Helping Lawyers And Law Firms Expand Their Business And Grow Their Firms

Lauren Currin is the Founder & President of Lawyers Marketing Associates, a law firm development consulting agency that helps law firms grow by analyzing strengths/gaps to solve issues and develop definable, realistic and attainable goals. Lauren got her JD from Campbell Law University and she has managed to combine her law degree and legal experience with a long-time love of business development to create a career she loves. It’s this love and light and long term relationship with Consultwebs that brought her to the attention of the show

Learn more about Lauren Currin & Lawyers Marketing Associates

Get More Information About Marketing and Business Development for Lawyers

Be sure to listen to the entire podcast episode for information and conversation about marketing, business development, law firm growth and more.  If you want more LAWsome subscribe to the show on your favorite podcast platform, and for the latest in legal marketing insights and information be sure to subscribe to the Consultwebs Newsletter here –>SUBSCRIBE<—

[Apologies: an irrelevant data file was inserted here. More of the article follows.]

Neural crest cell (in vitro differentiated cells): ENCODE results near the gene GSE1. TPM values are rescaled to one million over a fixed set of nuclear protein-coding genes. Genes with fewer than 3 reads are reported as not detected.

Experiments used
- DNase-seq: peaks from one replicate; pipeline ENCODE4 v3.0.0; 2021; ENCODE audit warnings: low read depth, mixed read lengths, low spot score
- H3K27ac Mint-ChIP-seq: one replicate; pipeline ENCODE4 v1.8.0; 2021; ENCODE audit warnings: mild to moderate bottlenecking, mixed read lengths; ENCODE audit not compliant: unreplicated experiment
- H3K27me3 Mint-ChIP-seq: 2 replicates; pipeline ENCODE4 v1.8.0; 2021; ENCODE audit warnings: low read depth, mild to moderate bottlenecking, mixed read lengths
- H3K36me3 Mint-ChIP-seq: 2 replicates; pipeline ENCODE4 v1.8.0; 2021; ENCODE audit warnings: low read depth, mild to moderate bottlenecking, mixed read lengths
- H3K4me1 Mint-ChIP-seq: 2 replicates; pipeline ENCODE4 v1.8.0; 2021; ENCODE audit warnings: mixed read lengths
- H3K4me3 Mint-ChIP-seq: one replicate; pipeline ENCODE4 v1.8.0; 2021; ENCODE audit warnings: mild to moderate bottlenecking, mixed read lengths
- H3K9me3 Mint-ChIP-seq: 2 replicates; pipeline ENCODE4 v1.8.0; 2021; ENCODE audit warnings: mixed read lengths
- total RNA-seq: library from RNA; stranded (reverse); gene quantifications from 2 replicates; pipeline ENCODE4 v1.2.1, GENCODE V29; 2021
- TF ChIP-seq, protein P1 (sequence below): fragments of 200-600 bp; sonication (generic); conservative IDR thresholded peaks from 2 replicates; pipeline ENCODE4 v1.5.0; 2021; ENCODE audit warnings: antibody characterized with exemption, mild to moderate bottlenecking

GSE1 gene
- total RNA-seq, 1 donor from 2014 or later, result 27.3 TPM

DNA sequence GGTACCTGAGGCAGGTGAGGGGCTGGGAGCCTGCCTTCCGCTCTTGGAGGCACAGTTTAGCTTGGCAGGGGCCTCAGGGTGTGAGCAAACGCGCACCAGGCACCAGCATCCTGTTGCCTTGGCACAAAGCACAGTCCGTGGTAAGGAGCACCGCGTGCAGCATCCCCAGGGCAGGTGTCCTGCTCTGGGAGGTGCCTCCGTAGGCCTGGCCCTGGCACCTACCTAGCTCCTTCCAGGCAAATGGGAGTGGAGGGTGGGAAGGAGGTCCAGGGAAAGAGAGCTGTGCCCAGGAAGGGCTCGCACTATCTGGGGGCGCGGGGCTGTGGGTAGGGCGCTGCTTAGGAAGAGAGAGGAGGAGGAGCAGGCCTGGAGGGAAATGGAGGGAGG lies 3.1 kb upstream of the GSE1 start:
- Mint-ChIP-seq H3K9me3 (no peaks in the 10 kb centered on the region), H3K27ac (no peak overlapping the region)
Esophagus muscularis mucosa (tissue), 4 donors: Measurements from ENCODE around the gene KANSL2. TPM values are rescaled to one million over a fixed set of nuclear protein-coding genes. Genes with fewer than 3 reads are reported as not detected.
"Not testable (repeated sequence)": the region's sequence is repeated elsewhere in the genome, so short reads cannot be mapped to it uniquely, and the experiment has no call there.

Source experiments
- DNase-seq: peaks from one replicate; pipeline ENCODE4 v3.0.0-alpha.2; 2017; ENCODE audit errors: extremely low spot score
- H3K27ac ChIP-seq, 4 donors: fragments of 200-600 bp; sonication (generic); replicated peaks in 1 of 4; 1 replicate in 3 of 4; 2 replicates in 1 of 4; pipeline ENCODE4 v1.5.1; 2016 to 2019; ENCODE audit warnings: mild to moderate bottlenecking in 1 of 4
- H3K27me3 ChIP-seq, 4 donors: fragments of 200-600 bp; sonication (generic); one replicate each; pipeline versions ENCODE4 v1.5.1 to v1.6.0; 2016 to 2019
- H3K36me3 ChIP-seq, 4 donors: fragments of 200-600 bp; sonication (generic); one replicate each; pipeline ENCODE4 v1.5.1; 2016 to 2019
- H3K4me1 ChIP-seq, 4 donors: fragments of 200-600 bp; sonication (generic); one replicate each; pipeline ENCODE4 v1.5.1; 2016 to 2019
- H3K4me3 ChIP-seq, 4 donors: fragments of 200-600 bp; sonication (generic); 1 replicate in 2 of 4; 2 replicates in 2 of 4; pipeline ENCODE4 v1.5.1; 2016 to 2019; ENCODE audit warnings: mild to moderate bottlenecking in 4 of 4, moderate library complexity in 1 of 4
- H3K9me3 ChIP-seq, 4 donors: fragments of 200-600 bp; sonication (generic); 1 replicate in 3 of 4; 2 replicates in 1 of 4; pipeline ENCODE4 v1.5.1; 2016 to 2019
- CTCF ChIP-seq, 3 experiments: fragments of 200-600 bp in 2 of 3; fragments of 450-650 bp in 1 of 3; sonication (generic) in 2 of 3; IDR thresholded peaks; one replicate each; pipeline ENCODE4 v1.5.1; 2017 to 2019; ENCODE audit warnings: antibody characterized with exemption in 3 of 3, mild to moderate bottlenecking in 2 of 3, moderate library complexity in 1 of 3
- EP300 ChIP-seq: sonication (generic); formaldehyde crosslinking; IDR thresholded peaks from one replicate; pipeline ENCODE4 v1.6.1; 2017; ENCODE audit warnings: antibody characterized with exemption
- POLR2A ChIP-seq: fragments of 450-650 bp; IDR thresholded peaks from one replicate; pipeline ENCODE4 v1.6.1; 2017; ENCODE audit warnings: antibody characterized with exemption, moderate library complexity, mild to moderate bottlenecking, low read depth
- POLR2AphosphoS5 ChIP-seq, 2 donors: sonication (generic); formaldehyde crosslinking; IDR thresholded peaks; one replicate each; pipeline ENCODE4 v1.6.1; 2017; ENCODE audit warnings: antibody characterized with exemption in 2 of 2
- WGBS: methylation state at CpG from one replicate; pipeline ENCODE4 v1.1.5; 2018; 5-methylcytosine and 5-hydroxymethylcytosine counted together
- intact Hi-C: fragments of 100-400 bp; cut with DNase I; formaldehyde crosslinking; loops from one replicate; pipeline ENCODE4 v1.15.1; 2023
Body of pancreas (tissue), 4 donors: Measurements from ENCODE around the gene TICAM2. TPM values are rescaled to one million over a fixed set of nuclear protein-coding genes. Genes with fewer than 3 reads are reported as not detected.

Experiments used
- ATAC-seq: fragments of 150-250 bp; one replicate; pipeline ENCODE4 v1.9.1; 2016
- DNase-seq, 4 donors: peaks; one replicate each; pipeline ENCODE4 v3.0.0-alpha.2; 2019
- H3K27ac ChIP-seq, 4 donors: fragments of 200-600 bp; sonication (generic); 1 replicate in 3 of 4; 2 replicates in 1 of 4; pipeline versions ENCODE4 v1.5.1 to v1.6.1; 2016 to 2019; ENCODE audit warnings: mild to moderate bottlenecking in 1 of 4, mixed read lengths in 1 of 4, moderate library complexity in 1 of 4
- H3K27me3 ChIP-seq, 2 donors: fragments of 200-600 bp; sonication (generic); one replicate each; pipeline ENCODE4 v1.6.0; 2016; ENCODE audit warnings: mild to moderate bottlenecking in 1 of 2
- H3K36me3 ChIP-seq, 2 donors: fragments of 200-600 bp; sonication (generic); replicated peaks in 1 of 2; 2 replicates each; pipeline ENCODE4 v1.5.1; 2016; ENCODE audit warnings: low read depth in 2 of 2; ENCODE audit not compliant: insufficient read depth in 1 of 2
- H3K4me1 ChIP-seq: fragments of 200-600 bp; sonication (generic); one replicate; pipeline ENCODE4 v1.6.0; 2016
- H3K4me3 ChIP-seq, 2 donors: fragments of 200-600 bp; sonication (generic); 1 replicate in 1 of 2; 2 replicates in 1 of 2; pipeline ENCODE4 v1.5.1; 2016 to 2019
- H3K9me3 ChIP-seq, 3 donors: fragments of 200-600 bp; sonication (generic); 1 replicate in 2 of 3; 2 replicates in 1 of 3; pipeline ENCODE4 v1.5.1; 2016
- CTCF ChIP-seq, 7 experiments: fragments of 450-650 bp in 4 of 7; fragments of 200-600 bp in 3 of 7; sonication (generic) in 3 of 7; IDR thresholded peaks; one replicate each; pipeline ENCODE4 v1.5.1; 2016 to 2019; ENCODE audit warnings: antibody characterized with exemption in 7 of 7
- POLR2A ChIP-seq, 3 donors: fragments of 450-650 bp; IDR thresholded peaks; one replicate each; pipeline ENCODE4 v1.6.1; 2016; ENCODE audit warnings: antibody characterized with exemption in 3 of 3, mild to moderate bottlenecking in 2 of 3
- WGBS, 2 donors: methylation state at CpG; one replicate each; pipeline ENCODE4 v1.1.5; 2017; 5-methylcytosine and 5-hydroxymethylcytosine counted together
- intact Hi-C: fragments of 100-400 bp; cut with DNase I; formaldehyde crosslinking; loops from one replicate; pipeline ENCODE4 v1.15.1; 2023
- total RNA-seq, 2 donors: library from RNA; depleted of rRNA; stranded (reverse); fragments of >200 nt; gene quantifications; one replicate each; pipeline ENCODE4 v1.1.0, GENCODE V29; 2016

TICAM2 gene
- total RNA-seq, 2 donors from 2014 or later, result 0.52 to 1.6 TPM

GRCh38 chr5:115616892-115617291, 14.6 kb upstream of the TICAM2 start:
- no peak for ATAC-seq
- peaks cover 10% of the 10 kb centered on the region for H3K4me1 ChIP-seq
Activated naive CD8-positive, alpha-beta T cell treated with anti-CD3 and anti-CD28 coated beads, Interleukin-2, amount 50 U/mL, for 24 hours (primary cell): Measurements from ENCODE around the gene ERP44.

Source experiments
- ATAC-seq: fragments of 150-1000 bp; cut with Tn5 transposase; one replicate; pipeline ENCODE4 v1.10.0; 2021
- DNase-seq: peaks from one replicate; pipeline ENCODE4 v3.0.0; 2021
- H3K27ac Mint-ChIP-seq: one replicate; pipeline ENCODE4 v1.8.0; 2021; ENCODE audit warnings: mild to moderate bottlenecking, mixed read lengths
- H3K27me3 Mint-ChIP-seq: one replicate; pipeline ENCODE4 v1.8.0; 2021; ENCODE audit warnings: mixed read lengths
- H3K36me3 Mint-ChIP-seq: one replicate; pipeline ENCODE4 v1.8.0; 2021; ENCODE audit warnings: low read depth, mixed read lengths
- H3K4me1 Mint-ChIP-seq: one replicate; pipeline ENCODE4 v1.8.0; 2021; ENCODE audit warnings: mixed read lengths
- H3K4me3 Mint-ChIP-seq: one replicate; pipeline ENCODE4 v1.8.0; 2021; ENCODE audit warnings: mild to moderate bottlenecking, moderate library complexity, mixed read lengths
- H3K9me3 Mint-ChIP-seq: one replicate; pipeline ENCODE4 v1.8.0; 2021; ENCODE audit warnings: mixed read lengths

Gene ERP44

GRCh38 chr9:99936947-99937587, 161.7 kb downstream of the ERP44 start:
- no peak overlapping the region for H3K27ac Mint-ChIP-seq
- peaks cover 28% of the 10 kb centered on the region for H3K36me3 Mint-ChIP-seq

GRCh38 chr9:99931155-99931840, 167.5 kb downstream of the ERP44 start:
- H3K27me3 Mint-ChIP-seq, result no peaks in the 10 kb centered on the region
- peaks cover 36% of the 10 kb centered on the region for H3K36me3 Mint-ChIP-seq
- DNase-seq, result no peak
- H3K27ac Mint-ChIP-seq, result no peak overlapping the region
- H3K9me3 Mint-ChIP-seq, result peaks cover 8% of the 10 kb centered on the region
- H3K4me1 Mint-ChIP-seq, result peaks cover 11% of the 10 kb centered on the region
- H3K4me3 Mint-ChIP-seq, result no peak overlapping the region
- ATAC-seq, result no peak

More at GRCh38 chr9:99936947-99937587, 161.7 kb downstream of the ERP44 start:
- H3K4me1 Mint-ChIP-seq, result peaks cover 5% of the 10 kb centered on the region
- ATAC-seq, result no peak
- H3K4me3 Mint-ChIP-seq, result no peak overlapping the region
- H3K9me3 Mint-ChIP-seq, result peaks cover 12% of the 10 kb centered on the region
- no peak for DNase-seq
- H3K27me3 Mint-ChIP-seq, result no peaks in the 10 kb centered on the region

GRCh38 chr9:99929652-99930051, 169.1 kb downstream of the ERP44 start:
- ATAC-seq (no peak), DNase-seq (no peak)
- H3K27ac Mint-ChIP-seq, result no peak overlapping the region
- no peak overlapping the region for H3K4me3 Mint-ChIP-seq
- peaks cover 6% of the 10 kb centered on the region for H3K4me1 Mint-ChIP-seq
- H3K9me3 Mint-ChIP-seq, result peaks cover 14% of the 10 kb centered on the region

BONUS – Will Marketing & Advertising Cheapen My Law Firm?

legal marketing podcast

What does effective law firm advertising look like?

What do lawyers really think of lawyer advertisements?

What’s the key to making marketing & advertising that gets your law firm noticed?


READ THE BLOG –…en-my-law-firm/

Ep 71 – Measuring Marketing ROI in Your Law Firm

Today we talk about what’s measurable and what isn’t when it comes to legal marketing and then we chat with Consultwebs VP of Business Development Tanner Jones about measuring ROI in your law firm.







Measureable vs Non-Measurable Marketing & Sales Activities

Today’s Hot Take takes a different path than we normally do –  instead of an article we’re headed to YouTube. The video we discuss is from Charles Gaudet of Predictable Profits, called “The Case For Non-Measurable Marketing & Sales Activities.” 

It’s a hard truth in the advertising and marketing world that sometimes the ROI is not 100% clear. Raising awareness for your firm may include advertising, organic posts, marketing, social outreach, podcasts, networking, tweets, staff meetings, surveys, videos, newsletters, strategies, campaigns, seminars, and significant investments of time, money, sweat, and tears.